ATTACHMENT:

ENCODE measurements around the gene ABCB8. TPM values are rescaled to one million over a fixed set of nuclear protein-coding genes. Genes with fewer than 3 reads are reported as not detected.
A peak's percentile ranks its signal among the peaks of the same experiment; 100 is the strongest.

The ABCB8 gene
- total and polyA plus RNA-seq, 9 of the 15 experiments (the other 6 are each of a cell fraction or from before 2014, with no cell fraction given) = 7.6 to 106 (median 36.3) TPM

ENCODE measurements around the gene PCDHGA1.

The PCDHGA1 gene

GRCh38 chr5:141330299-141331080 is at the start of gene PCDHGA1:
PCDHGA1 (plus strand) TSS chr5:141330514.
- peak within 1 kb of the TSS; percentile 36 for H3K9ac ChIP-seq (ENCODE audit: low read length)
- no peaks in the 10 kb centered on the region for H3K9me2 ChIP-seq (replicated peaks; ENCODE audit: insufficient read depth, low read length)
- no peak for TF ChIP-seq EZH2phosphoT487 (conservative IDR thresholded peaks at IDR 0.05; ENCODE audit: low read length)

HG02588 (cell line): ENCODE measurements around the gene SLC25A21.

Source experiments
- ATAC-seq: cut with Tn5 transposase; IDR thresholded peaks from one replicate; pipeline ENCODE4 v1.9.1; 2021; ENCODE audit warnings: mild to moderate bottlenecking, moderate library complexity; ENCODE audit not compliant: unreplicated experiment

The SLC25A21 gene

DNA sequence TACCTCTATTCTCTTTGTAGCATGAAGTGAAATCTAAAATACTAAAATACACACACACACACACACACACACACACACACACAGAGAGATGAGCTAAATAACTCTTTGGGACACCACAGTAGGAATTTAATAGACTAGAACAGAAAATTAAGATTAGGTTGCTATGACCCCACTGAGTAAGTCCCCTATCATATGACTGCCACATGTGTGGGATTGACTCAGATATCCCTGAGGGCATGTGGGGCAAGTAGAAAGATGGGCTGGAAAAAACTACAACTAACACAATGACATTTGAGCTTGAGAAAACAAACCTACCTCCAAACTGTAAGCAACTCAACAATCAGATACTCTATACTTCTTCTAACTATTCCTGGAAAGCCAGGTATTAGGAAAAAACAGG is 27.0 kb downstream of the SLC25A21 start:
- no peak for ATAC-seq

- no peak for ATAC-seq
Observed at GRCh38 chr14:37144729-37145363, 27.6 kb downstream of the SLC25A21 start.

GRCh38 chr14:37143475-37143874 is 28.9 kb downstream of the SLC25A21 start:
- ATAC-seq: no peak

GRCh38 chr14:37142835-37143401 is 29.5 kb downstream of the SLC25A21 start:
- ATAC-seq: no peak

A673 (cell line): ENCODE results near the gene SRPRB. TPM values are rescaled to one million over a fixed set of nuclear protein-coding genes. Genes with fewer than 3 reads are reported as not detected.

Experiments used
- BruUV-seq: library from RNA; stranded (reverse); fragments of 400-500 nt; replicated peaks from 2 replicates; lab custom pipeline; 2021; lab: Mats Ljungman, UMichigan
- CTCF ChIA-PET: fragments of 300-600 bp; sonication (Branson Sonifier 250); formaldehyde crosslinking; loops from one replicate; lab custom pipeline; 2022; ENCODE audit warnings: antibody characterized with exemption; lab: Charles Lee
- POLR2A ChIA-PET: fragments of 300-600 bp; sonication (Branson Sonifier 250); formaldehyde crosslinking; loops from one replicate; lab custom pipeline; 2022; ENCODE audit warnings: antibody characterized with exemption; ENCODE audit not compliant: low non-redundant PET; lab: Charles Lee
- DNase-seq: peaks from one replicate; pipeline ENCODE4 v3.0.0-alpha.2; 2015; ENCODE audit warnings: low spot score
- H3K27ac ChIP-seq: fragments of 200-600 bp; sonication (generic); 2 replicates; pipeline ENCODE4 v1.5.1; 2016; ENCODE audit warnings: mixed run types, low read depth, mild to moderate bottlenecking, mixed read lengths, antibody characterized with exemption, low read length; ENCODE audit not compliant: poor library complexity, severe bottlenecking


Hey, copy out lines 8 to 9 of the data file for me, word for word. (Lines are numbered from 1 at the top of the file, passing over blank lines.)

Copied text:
PCDHGA1 (plus strand) TSS chr5:141330514.
- peak within 1 kb of the TSS; percentile 36 for H3K9ac ChIP-seq (ENCODE audit: low read length)